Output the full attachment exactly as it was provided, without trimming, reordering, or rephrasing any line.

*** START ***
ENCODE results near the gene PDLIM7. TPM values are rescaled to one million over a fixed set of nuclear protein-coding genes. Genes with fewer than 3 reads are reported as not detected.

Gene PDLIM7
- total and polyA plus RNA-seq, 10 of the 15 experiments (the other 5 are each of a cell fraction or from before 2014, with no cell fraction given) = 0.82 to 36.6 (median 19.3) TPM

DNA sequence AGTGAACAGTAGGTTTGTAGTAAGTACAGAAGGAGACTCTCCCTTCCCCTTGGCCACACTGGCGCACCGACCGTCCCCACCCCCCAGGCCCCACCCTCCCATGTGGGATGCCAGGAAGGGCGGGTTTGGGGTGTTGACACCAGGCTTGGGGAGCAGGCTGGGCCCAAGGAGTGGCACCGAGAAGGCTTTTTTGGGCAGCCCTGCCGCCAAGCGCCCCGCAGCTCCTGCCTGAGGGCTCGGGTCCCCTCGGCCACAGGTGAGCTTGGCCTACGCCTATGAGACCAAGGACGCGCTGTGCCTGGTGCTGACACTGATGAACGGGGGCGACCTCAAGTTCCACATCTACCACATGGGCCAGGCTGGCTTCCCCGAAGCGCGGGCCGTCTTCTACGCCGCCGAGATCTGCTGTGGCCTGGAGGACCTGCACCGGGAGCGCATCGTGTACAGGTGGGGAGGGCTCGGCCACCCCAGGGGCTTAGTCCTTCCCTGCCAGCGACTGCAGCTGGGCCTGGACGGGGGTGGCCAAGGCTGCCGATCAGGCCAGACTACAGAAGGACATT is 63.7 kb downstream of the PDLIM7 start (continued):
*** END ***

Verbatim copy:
ENCODE results near the gene PDLIM7. TPM values are rescaled to one million over a fixed set of nuclear protein-coding genes. Genes with fewer than 3 reads are reported as not detected.

Gene PDLIM7
- total and polyA plus RNA-seq, 10 of the 15 experiments (the other 5 are each of a cell fraction or from before 2014, with no cell fraction given) = 0.82 to 36.6 (median 19.3) TPM

DNA sequence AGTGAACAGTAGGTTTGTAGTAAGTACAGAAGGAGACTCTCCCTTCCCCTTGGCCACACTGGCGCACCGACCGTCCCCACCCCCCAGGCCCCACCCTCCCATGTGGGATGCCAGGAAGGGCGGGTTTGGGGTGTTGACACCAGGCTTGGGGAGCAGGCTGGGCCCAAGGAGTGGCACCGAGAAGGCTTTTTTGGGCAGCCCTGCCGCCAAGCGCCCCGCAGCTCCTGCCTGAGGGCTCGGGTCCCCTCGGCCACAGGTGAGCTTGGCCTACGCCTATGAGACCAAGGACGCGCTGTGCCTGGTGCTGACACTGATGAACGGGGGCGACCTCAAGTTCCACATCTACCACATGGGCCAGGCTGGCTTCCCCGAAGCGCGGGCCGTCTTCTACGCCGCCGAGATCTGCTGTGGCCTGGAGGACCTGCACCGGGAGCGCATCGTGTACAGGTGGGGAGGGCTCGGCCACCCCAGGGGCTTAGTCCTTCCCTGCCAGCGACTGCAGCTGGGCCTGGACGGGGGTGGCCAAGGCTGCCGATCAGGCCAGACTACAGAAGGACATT is 63.7 kb downstream of the PDLIM7 start (continued):